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Entertainment industry split over plan to mandate holdback period for state-funded filmsBy Kim Da-sol
Published : Feb. 5, 2024 - 15:41
The Culture Ministry’s plan to mandate a grace period of possibly up to six months before films that received government funding are released on streaming platforms like Netflix is being met with mixed reactions by the local entertainment industry, including film distributors and streaming platform operators.
In November, the ministry temporarily instituted a “holdback” period for films with a production cost of over 3 billion won which received state funding, requiring the distributors to wait four months after the theatrical release before making them available to streaming platforms. The main reason for the "holdback" period was to revive the struggling film industry after the pandemic.
Authorities are planning to fine-tune the details of such a “holdback” system this month through discussions with industry insiders. It is very likely that the grace period will be extended up to six months, according to the Culture Ministry.
While the ministry said such an agreement should be reached voluntarily with the industry without binding force, the local entertainment industry was split over such a move.
“It is necessary for films to stay in the theater for a certain period to attract moviegoers, which will be a win-win strategy for distributors, multiplex chains and even production firms,” an official at a local film distributor told The Korea Herald.
“The major source of profit for the film industry is cinema. The way films are distributed should fall under a concrete, state-supervised system to boost the overall entertainment industry,” he added.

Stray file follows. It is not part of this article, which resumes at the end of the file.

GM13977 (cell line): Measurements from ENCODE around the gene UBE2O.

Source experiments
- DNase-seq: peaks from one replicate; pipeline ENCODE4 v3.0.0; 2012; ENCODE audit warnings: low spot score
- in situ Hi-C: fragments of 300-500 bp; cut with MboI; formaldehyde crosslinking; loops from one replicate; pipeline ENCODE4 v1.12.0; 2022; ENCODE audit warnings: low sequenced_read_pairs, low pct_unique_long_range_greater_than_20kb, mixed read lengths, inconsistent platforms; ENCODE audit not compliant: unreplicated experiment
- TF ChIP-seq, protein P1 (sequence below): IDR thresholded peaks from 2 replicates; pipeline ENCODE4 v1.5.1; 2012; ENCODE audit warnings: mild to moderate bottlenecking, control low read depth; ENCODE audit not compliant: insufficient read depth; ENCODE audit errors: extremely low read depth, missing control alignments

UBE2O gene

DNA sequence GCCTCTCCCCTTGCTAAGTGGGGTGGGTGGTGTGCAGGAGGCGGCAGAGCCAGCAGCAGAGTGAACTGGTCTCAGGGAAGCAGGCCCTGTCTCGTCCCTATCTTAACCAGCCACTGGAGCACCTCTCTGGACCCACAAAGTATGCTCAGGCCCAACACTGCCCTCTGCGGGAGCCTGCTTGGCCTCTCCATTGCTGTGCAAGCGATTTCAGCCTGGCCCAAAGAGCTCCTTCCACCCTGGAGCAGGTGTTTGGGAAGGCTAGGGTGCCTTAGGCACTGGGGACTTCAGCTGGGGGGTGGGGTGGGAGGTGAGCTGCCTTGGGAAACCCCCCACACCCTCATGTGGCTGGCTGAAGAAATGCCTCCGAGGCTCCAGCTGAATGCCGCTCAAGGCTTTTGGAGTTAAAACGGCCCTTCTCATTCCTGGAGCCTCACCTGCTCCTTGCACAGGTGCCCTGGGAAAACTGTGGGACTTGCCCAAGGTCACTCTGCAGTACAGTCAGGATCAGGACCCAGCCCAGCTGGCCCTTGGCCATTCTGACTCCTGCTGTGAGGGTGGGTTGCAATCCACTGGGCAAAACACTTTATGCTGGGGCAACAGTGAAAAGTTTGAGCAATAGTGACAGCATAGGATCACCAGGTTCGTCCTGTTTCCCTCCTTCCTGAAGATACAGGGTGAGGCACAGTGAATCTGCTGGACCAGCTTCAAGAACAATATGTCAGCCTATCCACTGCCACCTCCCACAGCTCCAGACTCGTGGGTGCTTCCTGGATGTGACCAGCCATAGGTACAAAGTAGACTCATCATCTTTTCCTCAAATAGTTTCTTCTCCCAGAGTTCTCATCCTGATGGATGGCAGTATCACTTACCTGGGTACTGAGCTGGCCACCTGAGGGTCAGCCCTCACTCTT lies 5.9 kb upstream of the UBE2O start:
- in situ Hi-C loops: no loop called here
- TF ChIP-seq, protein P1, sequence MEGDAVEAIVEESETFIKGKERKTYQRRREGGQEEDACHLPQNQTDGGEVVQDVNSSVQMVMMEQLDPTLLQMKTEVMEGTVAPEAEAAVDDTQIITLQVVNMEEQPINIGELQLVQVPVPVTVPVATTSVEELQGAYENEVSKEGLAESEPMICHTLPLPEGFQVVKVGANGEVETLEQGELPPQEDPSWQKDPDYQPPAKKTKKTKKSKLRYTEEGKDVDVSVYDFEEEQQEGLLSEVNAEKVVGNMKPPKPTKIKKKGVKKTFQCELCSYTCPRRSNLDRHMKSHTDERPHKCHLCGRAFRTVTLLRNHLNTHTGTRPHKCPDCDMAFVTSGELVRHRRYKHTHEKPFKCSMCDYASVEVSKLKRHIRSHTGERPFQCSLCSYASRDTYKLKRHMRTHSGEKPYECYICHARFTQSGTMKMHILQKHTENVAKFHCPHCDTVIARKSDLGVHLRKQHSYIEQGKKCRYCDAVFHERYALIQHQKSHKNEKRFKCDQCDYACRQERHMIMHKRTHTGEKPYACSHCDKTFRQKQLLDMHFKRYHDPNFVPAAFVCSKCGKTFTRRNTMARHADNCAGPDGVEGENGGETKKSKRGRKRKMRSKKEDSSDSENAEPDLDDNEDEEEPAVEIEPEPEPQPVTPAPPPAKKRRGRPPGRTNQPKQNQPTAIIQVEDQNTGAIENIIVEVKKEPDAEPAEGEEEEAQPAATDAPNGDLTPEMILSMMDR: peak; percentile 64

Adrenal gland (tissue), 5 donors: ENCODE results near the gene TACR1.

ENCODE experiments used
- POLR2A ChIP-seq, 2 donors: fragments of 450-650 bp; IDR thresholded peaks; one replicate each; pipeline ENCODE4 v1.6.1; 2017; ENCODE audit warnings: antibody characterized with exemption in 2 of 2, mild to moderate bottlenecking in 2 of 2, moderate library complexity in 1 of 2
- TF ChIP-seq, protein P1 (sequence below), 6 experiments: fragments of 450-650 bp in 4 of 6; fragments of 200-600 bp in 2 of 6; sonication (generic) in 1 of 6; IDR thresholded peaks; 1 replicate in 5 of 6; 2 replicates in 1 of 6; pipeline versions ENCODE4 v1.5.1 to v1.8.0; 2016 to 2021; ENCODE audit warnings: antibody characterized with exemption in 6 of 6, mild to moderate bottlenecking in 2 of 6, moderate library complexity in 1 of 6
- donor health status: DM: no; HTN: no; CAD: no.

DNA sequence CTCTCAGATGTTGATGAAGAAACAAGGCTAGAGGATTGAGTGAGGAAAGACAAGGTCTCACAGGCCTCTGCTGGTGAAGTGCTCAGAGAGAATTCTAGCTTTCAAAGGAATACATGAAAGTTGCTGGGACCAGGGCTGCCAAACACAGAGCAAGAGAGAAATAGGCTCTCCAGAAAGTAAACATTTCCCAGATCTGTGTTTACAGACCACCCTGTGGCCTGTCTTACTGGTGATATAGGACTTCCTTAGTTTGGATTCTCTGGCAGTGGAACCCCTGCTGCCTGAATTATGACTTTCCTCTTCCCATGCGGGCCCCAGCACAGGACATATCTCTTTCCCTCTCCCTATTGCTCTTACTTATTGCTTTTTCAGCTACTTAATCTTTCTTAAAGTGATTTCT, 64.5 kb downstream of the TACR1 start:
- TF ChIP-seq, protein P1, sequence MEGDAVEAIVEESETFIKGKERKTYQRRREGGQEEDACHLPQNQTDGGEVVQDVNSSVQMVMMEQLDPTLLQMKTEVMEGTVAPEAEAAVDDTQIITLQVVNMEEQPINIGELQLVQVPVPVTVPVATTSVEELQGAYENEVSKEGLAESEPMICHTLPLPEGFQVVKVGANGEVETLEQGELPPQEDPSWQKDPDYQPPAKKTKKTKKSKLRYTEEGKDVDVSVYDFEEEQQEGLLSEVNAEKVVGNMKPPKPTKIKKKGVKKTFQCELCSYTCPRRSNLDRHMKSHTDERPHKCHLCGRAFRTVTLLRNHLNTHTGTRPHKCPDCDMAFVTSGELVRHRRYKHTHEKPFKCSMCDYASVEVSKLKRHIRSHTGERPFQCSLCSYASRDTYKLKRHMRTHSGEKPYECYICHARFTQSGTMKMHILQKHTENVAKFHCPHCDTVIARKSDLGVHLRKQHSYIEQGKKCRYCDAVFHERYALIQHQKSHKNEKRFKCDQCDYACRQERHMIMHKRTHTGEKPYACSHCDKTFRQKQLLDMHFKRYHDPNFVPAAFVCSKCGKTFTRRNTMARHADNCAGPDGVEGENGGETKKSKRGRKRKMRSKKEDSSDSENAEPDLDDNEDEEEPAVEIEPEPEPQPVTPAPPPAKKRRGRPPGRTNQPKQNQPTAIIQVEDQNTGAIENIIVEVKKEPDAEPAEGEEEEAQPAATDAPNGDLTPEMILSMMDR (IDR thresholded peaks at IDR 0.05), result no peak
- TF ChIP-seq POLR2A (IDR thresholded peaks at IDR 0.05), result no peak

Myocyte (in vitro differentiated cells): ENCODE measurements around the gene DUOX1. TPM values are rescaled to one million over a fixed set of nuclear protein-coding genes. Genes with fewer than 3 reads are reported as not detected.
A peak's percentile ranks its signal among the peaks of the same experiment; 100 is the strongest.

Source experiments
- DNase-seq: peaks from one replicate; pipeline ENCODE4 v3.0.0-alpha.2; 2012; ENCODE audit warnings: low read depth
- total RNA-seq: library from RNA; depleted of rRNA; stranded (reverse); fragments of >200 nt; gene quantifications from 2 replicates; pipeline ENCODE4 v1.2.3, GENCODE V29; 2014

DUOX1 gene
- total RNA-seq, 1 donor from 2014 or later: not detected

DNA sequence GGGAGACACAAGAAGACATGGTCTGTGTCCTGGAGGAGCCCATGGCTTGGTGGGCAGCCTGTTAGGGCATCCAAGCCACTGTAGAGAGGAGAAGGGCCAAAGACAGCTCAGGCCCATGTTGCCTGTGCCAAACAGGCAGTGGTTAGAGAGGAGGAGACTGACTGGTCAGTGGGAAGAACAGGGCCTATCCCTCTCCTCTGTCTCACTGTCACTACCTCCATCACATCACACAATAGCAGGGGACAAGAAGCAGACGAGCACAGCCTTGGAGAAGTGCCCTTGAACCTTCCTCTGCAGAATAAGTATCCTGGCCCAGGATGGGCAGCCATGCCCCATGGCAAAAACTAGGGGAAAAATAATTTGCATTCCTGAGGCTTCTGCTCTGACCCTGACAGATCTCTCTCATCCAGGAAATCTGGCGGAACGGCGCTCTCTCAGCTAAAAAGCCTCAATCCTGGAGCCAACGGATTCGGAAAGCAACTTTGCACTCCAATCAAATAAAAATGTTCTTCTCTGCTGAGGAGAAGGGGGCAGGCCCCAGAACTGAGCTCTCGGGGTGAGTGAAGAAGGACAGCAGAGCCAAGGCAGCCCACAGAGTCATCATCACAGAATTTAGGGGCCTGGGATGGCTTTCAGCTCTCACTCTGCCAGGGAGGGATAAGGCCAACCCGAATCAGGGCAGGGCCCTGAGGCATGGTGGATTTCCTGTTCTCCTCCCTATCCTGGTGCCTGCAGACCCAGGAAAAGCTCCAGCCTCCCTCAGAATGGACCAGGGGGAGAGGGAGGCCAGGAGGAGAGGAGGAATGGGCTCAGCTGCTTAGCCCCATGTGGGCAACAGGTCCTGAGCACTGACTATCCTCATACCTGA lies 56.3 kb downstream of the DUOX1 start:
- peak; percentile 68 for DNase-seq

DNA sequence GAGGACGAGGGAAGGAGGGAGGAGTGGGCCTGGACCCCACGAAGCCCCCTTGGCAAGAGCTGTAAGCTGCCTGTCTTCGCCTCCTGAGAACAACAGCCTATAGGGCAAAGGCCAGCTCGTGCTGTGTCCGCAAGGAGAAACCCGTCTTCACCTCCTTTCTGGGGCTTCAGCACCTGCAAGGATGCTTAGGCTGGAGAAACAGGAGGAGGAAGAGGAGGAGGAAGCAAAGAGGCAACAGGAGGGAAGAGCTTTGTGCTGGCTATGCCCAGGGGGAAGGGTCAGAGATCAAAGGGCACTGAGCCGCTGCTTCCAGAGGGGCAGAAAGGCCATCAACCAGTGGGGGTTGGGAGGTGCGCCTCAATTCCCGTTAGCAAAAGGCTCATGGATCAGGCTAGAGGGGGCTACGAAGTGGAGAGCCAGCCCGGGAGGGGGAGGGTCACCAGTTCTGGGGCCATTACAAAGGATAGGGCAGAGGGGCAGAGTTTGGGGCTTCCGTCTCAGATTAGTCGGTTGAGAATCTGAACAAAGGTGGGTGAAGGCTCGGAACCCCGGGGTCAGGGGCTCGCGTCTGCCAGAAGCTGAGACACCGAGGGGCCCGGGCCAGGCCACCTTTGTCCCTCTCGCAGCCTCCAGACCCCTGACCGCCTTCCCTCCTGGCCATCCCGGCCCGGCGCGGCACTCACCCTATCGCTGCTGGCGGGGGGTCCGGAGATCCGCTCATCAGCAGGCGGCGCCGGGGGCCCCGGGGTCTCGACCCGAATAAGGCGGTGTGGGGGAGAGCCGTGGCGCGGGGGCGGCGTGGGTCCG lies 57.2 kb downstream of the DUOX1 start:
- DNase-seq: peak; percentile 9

But concerns may arise for box office failures, which will be held back for a designated period and miss the optimal time to attract attention on streaming platforms.
Meanwhile, local streaming platform operators predicted any “holdback” system would restrict their subscribers’ rights to select what to watch.
“Our subscribers wish to watch various series, shows and films whenever and wherever they want. We’re worried that our subscribers will have limited choice on our service,” said an industry insider who declined to be identified, adding that viewers’ interest in Korean films may diminish if the movies are not released immediately on streaming platforms.
Streaming platform users also voiced similar concerns.
“I don’t have the time to go to the cinema but still want to catch the latest blockbusters. I think what I pay OTT for is to be able to enjoy the latest movies as well. I can wait up to three months but six months is too long,” Lee Eun-jung, 34, told The Korea Herald. She said she recently watched “Concrete Utopia” via Netflix when it was uploaded on Dec. 5 last year. The theatrical release was in August.
Experts argue that the government should approach the matter with caution.
“A holdback system is needed to prevent shaking up the Korean film industry’s very existence. The government should address the issue from a multifaceted perspective and come up with solutions that take into account exceptional situations as well,” said Choi Jung-hwa who represents the Producers Guild of Korea.
“Mid- and small-scale films that can’t can't compete against tent-pole films should be given a chance to make a profit on different platforms. If they are subjected to a holdback system, such films will be forgotten and, as such, there should be a related measure to prevent that from happening,” said Kwon Young-rak, a member of a Korean Film Producers Association committee.
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